With all the sunshine, cheating, drinking, gambling, love troubles, rain, pain, trains, second thoughts and even, from time to time, shooting and prison cropping up in sports over the last 50 years, it's a wonder there haven't been more country songs on sporting themes. Where is the bullpen song, the old-vet-talking-to-his-muscles song, the I Hit 300 Bottles (The Year I Hit .183) song?
This is an article from the Feb. 16, 1976 issue
Think of all the sports phrases that lend themselves to country titles in the area of romance alone: Things Had a Way of Evening Out (Till I Spent One Out With You), You Sure Established Your Running Game, Darlin' (I Just Wish Your Mem'ry Would Pass), Winning Is the Only Thing (My Heart Won't Let Me Do), Desire is 50% of the Came (The Other Half's My Wife), A Tie Is Like Kissing Your Sister (And I Can't Get Untied From You) or They Say That a Tie Is I Like Kissing Your Sister (Well, My Husband Is Deadlocked With Mine), I Went with the Pitch (But the Pitcher Went Off with My Car), I'm Home Getting High, Inside (While You're Somewhere Low and Away).
Both Roy Acuff and Charley Pride started out wanting baseball careers and, among current sports stars, Johnny Bench and Terry Bradshaw, at least, have done some professional country singing. But to my knowledge there had not appeared a single notable country sports song—until the current hit The Last Game of the Season (A Blind Man in the Bleachers) written by Sterling Whipple and sung by David Geddes. If you have been listening to your local country station, you have heard this song. The blind man attends all the local high school's games, waiting "to hear his son get in the game.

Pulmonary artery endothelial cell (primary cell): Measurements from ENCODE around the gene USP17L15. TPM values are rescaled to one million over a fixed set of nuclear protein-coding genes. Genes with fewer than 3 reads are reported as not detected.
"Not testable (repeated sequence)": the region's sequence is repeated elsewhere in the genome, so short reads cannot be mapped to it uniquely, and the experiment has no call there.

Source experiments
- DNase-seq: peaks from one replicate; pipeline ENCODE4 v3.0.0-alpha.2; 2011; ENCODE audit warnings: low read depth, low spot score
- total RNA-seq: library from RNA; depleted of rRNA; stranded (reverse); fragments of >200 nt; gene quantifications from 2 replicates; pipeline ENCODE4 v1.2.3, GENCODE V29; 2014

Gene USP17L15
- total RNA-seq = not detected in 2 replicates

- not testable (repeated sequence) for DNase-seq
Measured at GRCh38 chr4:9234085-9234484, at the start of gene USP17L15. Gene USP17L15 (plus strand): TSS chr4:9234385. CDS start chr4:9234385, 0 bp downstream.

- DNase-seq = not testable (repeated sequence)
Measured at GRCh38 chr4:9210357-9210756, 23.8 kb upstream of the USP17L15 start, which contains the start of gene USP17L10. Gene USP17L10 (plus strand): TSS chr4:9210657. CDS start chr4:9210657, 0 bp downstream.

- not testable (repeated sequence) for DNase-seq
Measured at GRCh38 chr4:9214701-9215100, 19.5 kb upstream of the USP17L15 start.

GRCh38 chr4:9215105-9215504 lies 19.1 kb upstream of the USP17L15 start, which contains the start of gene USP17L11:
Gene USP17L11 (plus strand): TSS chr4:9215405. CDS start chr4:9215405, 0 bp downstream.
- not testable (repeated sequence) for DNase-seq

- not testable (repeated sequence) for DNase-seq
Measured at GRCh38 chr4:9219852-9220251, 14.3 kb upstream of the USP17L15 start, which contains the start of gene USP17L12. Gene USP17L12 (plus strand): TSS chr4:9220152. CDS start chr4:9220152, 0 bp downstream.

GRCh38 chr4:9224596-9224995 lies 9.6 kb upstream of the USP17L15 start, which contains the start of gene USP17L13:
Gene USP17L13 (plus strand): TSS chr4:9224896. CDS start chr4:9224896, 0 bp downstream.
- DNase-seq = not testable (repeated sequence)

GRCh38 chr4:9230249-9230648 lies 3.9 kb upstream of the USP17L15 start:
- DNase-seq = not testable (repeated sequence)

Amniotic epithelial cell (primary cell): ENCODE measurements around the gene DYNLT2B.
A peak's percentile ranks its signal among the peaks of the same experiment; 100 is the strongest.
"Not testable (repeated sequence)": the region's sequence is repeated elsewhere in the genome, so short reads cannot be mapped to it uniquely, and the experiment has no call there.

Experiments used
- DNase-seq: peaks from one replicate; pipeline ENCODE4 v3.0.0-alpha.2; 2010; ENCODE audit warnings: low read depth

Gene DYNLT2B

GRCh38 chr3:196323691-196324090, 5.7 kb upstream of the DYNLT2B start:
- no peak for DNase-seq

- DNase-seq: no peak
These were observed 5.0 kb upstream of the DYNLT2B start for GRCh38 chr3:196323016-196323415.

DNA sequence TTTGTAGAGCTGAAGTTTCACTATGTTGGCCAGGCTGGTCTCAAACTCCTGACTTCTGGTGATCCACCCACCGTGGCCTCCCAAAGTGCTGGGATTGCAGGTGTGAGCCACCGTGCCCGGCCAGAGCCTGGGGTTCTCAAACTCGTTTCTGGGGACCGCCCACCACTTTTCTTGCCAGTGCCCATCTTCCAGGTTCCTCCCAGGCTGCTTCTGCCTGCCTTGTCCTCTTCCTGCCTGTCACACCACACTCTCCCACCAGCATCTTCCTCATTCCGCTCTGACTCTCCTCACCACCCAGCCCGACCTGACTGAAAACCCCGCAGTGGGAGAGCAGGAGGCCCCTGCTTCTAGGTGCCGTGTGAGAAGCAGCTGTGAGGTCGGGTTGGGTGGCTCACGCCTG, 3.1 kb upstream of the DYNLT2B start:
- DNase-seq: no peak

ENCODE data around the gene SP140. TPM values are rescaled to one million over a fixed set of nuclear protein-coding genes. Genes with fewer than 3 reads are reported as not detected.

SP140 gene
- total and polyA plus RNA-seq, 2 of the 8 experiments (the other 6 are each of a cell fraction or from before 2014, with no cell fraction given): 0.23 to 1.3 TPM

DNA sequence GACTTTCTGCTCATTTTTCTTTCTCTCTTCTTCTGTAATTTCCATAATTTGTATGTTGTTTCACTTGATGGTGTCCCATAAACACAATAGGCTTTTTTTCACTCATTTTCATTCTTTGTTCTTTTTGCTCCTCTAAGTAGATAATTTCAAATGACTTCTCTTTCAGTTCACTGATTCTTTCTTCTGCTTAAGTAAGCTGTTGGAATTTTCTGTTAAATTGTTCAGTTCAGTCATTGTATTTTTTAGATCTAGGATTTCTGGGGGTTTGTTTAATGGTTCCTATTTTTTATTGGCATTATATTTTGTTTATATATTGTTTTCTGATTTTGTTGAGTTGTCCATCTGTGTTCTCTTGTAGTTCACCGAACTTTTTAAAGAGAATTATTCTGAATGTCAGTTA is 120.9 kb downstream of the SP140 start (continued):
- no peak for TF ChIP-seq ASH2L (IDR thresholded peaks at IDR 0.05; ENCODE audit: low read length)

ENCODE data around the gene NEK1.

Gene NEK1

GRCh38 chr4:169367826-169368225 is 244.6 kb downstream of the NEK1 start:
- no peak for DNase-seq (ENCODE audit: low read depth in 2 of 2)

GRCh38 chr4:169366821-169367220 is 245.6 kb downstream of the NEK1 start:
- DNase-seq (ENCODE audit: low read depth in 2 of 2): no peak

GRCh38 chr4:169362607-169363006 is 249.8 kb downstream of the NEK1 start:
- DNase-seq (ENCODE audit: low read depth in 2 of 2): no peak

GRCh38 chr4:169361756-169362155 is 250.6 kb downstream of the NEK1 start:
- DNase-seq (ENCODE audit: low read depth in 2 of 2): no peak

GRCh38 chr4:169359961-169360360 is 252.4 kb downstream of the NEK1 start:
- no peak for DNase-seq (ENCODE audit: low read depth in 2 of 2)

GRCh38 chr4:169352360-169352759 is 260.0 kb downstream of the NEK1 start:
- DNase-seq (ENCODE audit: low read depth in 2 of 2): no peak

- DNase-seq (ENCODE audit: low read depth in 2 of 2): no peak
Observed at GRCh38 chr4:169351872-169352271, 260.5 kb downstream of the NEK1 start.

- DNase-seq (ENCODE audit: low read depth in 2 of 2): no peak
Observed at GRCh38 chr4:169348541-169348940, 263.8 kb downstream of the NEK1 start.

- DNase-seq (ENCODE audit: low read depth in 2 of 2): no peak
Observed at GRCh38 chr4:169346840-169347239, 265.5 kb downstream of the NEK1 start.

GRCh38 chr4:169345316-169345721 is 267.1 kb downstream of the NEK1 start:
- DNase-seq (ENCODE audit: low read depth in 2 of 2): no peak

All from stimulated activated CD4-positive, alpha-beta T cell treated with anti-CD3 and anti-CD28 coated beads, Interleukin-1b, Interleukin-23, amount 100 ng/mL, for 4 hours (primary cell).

"But the boy's just not a hero/He's strictly second team/Though he runs each night for touchdowns/In his daddy's sweetest dreams."
Then, at halftime of the last game of the season, the boy receives a phone call. In the second half he gets into the game. He plays his heart out. His team is inspired to come from behind and win.
"And when the game was over/The coach asked him to tell/What was it he was thinking of/That made him play so well.
" 'You knew my dad was blind,' he said/'Tonight he passed away.
" 'It's the first time that my father's seen me play.' "
If that don't choke you up, you ain't never been in the clutch.